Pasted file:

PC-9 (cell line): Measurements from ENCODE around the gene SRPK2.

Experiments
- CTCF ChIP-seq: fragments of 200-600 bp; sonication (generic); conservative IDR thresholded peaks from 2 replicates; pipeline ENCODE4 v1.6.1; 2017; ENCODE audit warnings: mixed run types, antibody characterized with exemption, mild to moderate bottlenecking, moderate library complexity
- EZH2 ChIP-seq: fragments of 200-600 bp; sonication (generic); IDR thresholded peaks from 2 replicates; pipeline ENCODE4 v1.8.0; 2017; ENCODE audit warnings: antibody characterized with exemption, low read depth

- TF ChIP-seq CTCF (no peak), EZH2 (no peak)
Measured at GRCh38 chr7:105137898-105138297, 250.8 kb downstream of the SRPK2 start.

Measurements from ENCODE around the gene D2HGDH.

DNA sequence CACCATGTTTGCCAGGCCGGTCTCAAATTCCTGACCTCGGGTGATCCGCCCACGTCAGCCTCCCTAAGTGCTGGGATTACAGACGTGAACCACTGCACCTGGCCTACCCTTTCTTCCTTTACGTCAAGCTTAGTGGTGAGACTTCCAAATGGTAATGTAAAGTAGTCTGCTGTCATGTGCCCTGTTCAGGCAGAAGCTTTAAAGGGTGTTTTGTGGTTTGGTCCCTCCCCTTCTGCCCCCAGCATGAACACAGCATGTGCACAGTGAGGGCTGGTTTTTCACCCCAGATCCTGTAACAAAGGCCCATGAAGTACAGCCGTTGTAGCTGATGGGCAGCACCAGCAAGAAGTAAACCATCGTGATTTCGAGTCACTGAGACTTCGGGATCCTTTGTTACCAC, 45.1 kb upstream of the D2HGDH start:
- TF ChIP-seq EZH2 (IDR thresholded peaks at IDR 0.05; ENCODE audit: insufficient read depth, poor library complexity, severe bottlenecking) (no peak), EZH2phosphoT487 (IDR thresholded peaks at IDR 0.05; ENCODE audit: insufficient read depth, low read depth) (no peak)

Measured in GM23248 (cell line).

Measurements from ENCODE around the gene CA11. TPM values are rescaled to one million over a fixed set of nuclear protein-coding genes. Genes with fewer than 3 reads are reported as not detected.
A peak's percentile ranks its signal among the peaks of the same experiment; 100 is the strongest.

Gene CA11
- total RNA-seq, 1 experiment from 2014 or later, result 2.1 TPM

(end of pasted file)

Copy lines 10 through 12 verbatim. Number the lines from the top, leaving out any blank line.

Measured in GM23248 (cell line).

Measurements from ENCODE around the gene CA11. TPM values are rescaled to one million over a fixed set of nuclear protein-coding genes. Genes with fewer than 3 reads are reported as not detected.
A peak's percentile ranks its signal among the peaks of the same experiment; 100 is the strongest.